Wistrich writes about a growing trend among those who demonize Israel to counter accusations of Antisemitism with the claim that such accusations are merely an attempt to stifle debate:
[W]henever the subject of contemporary anti-Semitism also is thrown into this boiling pot, an infantile counter-accusation is usually evoked -- that one is cynically “stifling criticism” of Israel or dishonestly playing the “Zionist card.” In other words, any critic who detects even a hint of anti-Jewish bias in the venomous demonization of Israel as “Nazi,” “fascist” or a “racist apartheid state” par excellence is assumed to be protesting in bad faith or acting as a venal apologist for Israel.I wrote 2 years ago that we have in fact reached the stage that not only are there those who will claim that being called an Antisemite is in fact a badge of honor -- there are in fact critics of Israel who go out of their way to claim that they have in fact been accused of Antisemitism when in fact they have not.
If anything can stifle genuine debate, it is surely such unjust accusations. They invariably shut down any serious discussion of the very real anti-Semitic legacies, the stigmatizing vocabulary and paranoid conspiracy theories so widely prevalent today among many Islamists, Marxists and supposedly “liberal” adversaries of modern Zionism.
There is something profoundly dishonest about reducing anti-Semitism to a discourse about “immunizing” Israel from legitimate criticism. Among other things, it assumes that Jews actually have the power to silence critics of Israel. Yet, it should be obvious that such “criticism,” far from being silenced, is in fact rampant in the Western media. The appalling fact is that obvious falsehoods such as branding Israel as an “apartheid state” or trying to demonize it through the “Nazi” analogy have become rather fashionable in much contemporary Western discourse.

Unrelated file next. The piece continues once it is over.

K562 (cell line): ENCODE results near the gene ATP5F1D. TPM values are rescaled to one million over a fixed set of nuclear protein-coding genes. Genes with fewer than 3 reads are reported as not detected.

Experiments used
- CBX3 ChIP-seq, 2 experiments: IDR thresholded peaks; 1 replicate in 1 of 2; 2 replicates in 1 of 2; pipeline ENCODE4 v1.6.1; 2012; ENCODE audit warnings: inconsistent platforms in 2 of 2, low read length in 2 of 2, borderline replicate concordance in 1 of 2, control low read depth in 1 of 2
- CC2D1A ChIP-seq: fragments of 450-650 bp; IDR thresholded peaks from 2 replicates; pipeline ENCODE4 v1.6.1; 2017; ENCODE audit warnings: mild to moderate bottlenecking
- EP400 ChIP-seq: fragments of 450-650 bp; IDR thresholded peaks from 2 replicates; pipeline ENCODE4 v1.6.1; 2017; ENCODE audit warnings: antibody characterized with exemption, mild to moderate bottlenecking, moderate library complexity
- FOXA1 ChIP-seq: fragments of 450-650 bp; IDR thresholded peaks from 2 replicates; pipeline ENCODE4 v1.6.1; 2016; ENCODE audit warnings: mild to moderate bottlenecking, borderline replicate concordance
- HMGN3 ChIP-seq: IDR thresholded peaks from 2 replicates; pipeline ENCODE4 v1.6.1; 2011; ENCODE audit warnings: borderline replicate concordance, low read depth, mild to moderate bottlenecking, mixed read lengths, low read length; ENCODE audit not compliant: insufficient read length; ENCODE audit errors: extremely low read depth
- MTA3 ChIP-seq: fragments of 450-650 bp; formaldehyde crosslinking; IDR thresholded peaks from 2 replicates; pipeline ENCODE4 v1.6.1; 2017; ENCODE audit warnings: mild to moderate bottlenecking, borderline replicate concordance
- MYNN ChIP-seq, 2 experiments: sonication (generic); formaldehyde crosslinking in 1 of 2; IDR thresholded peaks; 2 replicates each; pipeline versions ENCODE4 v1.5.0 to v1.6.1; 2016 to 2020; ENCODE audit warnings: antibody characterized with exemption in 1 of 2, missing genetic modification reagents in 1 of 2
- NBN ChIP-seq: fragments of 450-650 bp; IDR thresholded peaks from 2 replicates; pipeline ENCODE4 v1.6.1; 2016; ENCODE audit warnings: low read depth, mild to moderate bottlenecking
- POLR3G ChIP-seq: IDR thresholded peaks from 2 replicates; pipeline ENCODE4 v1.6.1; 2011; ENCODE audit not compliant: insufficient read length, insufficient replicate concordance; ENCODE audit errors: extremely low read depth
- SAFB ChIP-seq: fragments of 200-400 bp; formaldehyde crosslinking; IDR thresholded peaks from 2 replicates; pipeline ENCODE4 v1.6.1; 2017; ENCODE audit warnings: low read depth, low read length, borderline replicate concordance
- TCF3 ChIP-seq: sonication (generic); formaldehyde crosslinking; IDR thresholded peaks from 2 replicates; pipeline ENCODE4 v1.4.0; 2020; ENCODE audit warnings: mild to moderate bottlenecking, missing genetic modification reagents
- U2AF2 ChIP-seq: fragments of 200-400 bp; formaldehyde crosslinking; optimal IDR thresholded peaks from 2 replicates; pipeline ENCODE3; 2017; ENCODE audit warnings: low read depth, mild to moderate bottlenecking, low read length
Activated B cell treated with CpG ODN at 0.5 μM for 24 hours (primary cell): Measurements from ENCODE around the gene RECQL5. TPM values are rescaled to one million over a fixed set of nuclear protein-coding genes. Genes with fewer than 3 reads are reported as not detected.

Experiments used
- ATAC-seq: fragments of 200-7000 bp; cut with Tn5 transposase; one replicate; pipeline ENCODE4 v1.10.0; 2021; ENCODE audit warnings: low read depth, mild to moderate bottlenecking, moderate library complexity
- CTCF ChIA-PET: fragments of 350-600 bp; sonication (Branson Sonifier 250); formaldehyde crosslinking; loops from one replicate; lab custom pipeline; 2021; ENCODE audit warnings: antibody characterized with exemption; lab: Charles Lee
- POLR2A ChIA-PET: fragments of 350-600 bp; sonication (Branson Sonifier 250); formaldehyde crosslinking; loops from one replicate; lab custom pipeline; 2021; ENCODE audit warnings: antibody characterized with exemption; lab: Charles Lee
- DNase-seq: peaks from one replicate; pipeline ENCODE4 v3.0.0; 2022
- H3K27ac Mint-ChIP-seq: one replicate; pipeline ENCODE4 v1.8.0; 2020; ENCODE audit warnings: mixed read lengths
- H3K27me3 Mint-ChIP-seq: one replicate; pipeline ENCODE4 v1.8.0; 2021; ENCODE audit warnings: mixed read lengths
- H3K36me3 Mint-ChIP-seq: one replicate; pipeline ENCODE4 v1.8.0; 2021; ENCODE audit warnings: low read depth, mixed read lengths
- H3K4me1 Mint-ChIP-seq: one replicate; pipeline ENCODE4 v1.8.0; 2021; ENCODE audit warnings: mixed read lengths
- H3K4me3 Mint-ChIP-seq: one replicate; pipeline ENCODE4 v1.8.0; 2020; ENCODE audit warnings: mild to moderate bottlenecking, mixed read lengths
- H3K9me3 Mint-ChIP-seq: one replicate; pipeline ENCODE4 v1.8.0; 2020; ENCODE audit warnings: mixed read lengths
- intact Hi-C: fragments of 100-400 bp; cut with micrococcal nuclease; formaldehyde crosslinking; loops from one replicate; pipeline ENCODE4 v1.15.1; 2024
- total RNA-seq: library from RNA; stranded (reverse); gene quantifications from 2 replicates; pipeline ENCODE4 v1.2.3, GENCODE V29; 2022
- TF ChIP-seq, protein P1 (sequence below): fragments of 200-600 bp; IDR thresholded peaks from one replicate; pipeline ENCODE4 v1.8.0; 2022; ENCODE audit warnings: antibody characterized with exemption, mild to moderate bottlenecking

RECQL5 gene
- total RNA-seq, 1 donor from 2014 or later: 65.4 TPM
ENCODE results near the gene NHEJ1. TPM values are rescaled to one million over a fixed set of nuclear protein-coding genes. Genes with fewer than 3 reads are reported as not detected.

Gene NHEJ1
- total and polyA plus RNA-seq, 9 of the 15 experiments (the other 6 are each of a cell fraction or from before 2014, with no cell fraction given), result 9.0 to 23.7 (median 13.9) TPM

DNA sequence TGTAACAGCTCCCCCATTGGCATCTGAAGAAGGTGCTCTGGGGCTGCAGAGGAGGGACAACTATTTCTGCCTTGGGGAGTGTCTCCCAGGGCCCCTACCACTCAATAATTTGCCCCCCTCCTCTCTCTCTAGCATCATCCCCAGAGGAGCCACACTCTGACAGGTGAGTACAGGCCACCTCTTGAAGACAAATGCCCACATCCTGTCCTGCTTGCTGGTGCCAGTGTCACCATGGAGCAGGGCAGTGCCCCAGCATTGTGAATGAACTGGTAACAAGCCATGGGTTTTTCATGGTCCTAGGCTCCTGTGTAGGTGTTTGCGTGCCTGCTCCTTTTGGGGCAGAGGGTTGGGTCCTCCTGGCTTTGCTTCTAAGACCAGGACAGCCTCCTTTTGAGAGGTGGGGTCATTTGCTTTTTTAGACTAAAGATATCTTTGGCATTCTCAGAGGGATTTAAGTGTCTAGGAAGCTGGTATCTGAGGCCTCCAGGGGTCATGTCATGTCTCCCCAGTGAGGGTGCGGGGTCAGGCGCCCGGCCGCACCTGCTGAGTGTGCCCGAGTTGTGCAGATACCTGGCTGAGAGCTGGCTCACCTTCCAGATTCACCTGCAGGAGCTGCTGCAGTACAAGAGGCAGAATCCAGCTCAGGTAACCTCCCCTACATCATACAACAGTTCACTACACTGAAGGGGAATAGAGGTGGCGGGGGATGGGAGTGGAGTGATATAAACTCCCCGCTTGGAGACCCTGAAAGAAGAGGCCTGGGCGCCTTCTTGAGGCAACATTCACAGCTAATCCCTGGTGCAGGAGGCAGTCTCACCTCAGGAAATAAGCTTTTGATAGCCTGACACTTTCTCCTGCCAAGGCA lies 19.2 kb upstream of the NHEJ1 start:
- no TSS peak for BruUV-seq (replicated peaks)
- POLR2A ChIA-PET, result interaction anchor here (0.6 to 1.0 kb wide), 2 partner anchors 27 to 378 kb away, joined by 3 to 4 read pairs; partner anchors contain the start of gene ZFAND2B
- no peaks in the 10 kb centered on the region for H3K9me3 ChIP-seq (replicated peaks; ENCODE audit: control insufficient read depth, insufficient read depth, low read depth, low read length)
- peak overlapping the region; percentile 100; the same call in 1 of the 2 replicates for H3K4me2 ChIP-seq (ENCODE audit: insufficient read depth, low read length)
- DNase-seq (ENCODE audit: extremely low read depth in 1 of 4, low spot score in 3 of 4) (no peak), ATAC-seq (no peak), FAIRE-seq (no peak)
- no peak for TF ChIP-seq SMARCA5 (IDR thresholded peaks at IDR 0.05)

Thus Eric Fingerhut asks Who's really using the term "anti-Semite"? and writes about:
an emerging trend among critics of Israel: Their eagerness to allege that they've been accused of being an anti-Semite. I do agree that some of Israel's defenders are too quick to throw out charges of anti-Semitism or "self-hating Jew," and that's lamentable and a problem. But it seems that among many of Israel's critics, claiming that you've been accused of being an anti-Semite has become some sort of bizarre badge of honor. And quite a few of those that have allegedly been accused of being an anti-Semite, according to Wieseltier's critics, either were never smeared with such a term or were only accused of making a specific problematic remark and not tarred with some broad brush of disliking Jews, as they claim.These are 2 aspects of the same problem -- we have a growing number of critics of Israel on the Left who attempt to avoid being called on their use of extreme and exaggerated language to demonize Israel and delegitimize it through the use of a double standard.
This is a problem that has still not been brought into the open and discussed to the degree that it must, and it won't be, until critics of Israel are held responsible for demonizing Israel.
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